Three more wetlands in Punjab have been declared as Ramsar sites by the Ramsar Bureau, Switzerland. A total of 10 new sites from India have been given the Ramsar tag, of which three are in Punjab, taking the total number of such sites to six in the state. Of three new Ramsar wetlands, Keshopur-Miani community reserve in Gurdaspur is natural, 185-km stretch of the Beasconservation reserve (upstream of barrage), & Nangal wildlife sanctuary spread in an area of 116 ha in Ropar, are man-made.The state already has three wetlands with Ramsar tags namely Harike, Kanjli and Ropar wetlands.
On February 2, the World Wetlands Day is celebrated globally. The theme of 2020 is Wetlands and Biodiversity to emphasize the critical roles the wetlands plays for wildlife, aquatic life, and native vegetation.
They also play crucial role in harvesting rainwater, recharging groundwater, providing livelihoods, acting as carbon sinks and providing cushion against flash floods thus they hold immense significance in changing climate.
1.Keshopur-Miani Community Reserve
- The Keshopur wetlands also known as Keshopur-Miani Community Reserve or ‘Chhamb’ in Punjabi, is one of the Asia’s biggest wetlands. It is located in Gurdaspur district right in the middle of the Ravi and Beas rivers.
- It is believed that the area must have been a flood plain of the two rivers before barrages and dams tamed their spirals. Now rain and groundwater feed the land.
- The 850-acre-marsh was home to over 25,000 migratory and native birds during last winter.
- Keshopur Chamb has been receiving a record number of migratory birds since 2011. A bird census conducted in 2016 pegged the number of avians of nearly 72 species, visiting the wetlands at 25,302. The number was 20,400 in 2015. Significantly, 2016’s arrival is six times of 2011 when the wetland saw only 4,500 birds. On the contrary Kanjli wetland has hardly seen migratory birds visiting it for the past many years due to its poor upkeep.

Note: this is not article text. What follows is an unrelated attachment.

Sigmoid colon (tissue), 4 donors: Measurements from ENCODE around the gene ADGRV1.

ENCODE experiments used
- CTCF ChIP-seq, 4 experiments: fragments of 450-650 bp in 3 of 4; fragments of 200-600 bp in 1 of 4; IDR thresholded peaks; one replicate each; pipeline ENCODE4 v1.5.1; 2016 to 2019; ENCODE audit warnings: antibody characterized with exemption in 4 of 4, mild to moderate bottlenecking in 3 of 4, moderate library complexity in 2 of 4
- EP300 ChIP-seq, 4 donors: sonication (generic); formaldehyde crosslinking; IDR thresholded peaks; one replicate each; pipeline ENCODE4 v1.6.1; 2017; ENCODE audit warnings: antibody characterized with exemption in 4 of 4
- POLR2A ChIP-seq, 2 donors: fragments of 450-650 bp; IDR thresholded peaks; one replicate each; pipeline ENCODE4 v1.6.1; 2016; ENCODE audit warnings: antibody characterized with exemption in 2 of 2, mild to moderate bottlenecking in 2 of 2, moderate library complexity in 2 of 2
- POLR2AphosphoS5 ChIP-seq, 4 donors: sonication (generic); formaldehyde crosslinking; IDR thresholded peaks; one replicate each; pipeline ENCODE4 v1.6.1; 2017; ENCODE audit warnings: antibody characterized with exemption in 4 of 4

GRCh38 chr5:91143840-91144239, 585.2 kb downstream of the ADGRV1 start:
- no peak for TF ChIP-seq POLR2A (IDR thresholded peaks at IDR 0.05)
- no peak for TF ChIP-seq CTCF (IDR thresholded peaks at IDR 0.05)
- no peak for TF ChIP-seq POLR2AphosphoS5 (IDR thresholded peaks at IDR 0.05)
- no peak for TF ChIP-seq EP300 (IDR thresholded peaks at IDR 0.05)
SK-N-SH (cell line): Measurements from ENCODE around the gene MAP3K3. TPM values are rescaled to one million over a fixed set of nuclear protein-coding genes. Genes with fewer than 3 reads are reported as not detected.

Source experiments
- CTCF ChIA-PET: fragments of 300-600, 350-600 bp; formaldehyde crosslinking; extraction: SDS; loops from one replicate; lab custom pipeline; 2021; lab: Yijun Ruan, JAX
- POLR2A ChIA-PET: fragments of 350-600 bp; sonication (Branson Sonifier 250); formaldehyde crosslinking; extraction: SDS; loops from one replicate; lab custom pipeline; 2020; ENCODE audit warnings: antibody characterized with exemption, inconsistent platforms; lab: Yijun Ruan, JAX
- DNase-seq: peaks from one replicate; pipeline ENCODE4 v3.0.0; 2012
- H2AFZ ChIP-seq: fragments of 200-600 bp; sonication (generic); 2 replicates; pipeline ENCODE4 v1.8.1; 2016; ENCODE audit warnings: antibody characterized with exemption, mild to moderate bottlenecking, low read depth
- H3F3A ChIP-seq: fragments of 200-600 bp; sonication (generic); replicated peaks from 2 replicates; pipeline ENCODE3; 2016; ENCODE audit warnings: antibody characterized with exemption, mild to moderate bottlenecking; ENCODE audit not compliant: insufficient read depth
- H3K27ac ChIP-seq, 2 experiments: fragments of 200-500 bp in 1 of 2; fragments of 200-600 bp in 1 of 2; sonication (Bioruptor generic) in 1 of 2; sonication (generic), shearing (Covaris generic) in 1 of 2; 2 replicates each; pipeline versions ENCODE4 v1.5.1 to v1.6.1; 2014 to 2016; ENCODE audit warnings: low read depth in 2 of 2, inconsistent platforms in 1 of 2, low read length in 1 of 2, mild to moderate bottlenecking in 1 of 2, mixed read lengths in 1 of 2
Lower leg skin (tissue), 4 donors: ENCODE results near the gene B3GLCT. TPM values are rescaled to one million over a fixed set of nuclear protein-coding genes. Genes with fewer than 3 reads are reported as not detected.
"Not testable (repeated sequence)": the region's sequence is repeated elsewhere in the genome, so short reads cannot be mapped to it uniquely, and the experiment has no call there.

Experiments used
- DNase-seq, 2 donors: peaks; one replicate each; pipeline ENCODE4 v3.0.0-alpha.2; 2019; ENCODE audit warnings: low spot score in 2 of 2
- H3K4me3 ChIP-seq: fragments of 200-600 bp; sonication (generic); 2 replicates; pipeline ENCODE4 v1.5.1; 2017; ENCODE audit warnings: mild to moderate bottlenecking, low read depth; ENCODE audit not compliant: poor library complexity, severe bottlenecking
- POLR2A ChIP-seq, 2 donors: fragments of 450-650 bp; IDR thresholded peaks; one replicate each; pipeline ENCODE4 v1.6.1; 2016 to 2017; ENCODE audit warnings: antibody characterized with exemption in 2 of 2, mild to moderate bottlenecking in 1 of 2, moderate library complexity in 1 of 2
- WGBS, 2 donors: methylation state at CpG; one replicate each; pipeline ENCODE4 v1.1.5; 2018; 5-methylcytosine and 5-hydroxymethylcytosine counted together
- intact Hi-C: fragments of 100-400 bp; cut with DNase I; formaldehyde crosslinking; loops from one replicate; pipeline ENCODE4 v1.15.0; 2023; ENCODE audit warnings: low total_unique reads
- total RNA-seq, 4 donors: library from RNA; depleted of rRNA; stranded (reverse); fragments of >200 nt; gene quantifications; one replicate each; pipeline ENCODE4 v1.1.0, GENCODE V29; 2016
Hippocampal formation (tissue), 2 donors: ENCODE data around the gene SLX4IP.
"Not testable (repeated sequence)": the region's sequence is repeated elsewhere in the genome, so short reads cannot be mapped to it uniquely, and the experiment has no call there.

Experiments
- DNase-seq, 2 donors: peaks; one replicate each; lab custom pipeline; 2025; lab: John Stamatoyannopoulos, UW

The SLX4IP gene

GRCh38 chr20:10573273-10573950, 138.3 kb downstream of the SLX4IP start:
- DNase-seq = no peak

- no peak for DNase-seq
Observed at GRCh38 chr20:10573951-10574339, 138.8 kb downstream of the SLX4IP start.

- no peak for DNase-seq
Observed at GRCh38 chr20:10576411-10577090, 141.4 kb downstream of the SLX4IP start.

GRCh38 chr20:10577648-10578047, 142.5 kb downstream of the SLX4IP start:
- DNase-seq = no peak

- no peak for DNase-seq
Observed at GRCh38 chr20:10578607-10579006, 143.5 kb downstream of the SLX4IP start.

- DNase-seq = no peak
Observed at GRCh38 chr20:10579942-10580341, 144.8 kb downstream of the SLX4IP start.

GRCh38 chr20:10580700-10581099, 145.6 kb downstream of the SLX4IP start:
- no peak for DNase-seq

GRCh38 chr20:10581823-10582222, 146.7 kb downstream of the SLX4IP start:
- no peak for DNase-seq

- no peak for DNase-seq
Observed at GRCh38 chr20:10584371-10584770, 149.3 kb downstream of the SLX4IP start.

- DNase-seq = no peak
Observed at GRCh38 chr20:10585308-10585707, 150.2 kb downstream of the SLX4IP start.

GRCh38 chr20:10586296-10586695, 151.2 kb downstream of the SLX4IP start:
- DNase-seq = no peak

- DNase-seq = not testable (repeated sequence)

Beas Conservation Reserve
- The Beas Conservation Reserve is a 185-kilometre stretch of the Beas River located primarily in the north-west of the State of Punjab.
- The River meanders down from the Himalayan foothills to the Harike Headworks, where its course is diverted into a number of channels. The River is dotted with islands, sand bars and braided channels creating a complex environment supporting substantial biodiversity.
- More than 500 species of birds are documented along this stretch, along with more than 90 fish species.
- The Reserve also hosts the only known population in India of the endangered Indus river dolphin (Platanista gangetica minor).
- In 2017, a programme was initiated to re-introduce the critically endangered gharial (Gavialis gangeticus) with 47 individuals released into the River 30 years after their disappearance.
- Major threats include urban and domestic pollution as well as impacts of agriculture along most of the River’s course.
Nangal Conservation Reserve
- Located in the Shiwalik foothills of Punjab is the highly eco-sensitive Nangal Wildlife Sanctuary, which supports abundant flora and fauna including threatened species, such as the endangered Indian pangolin (Manis crassicaudata) and Egyptian vulture (Neophron percnopterus) and the vulnerable leopard (Panthera pardus).
- It occupies a human-made reservoir constructed as part of the Bhakra-Nangal Project in 1961.
- The site is of historic importance as the Indian and Chinese Prime Ministers formalized the “Five Principles of Peaceful Coexistence” there in 1954.
- More than half a million people downstream benefit from the reservoir as the flow of water is regulated, reducing the risks to both people and property from floods.